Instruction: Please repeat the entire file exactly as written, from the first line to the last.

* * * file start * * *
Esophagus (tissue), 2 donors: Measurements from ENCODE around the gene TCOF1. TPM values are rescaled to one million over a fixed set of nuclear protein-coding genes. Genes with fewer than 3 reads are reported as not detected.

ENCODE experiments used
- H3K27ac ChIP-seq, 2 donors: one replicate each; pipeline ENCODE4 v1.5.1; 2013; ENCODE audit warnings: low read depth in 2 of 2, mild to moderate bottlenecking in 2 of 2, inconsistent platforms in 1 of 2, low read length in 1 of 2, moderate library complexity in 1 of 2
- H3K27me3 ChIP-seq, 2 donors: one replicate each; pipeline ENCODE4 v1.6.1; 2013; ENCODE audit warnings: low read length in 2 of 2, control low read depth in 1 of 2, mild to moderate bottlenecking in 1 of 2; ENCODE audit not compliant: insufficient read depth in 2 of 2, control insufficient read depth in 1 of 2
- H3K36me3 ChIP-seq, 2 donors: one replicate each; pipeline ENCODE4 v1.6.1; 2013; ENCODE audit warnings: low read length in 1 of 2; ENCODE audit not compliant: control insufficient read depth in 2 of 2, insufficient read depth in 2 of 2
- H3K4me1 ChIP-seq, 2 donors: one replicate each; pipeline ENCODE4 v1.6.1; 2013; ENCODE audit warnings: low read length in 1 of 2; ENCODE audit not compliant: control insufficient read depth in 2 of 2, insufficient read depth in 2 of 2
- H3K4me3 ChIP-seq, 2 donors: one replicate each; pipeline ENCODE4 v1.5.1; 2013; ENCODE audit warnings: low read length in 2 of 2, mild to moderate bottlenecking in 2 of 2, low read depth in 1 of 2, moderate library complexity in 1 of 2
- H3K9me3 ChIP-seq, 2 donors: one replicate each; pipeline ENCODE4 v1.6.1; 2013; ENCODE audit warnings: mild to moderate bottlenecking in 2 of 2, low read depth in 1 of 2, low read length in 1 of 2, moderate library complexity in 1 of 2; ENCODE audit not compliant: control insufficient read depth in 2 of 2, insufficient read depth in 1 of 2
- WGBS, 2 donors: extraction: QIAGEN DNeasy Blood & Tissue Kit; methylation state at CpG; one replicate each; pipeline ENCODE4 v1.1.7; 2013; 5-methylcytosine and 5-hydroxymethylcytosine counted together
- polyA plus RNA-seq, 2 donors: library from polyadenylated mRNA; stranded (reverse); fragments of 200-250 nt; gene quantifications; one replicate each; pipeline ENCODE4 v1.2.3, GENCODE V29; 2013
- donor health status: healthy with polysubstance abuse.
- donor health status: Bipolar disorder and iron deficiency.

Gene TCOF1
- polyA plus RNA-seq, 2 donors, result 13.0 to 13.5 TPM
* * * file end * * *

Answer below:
Esophagus (tissue), 2 donors: Measurements from ENCODE around the gene TCOF1. TPM values are rescaled to one million over a fixed set of nuclear protein-coding genes. Genes with fewer than 3 reads are reported as not detected.

ENCODE experiments used
- H3K27ac ChIP-seq, 2 donors: one replicate each; pipeline ENCODE4 v1.5.1; 2013; ENCODE audit warnings: low read depth in 2 of 2, mild to moderate bottlenecking in 2 of 2, inconsistent platforms in 1 of 2, low read length in 1 of 2, moderate library complexity in 1 of 2
- H3K27me3 ChIP-seq, 2 donors: one replicate each; pipeline ENCODE4 v1.6.1; 2013; ENCODE audit warnings: low read length in 2 of 2, control low read depth in 1 of 2, mild to moderate bottlenecking in 1 of 2; ENCODE audit not compliant: insufficient read depth in 2 of 2, control insufficient read depth in 1 of 2
- H3K36me3 ChIP-seq, 2 donors: one replicate each; pipeline ENCODE4 v1.6.1; 2013; ENCODE audit warnings: low read length in 1 of 2; ENCODE audit not compliant: control insufficient read depth in 2 of 2, insufficient read depth in 2 of 2
- H3K4me1 ChIP-seq, 2 donors: one replicate each; pipeline ENCODE4 v1.6.1; 2013; ENCODE audit warnings: low read length in 1 of 2; ENCODE audit not compliant: control insufficient read depth in 2 of 2, insufficient read depth in 2 of 2
- H3K4me3 ChIP-seq, 2 donors: one replicate each; pipeline ENCODE4 v1.5.1; 2013; ENCODE audit warnings: low read length in 2 of 2, mild to moderate bottlenecking in 2 of 2, low read depth in 1 of 2, moderate library complexity in 1 of 2
- H3K9me3 ChIP-seq, 2 donors: one replicate each; pipeline ENCODE4 v1.6.1; 2013; ENCODE audit warnings: mild to moderate bottlenecking in 2 of 2, low read depth in 1 of 2, low read length in 1 of 2, moderate library complexity in 1 of 2; ENCODE audit not compliant: control insufficient read depth in 2 of 2, insufficient read depth in 1 of 2
- WGBS, 2 donors: extraction: QIAGEN DNeasy Blood & Tissue Kit; methylation state at CpG; one replicate each; pipeline ENCODE4 v1.1.7; 2013; 5-methylcytosine and 5-hydroxymethylcytosine counted together
- polyA plus RNA-seq, 2 donors: library from polyadenylated mRNA; stranded (reverse); fragments of 200-250 nt; gene quantifications; one replicate each; pipeline ENCODE4 v1.2.3, GENCODE V29; 2013
- donor health status: healthy with polysubstance abuse.
- donor health status: Bipolar disorder and iron deficiency.

Gene TCOF1
- polyA plus RNA-seq, 2 donors, result 13.0 to 13.5 TPM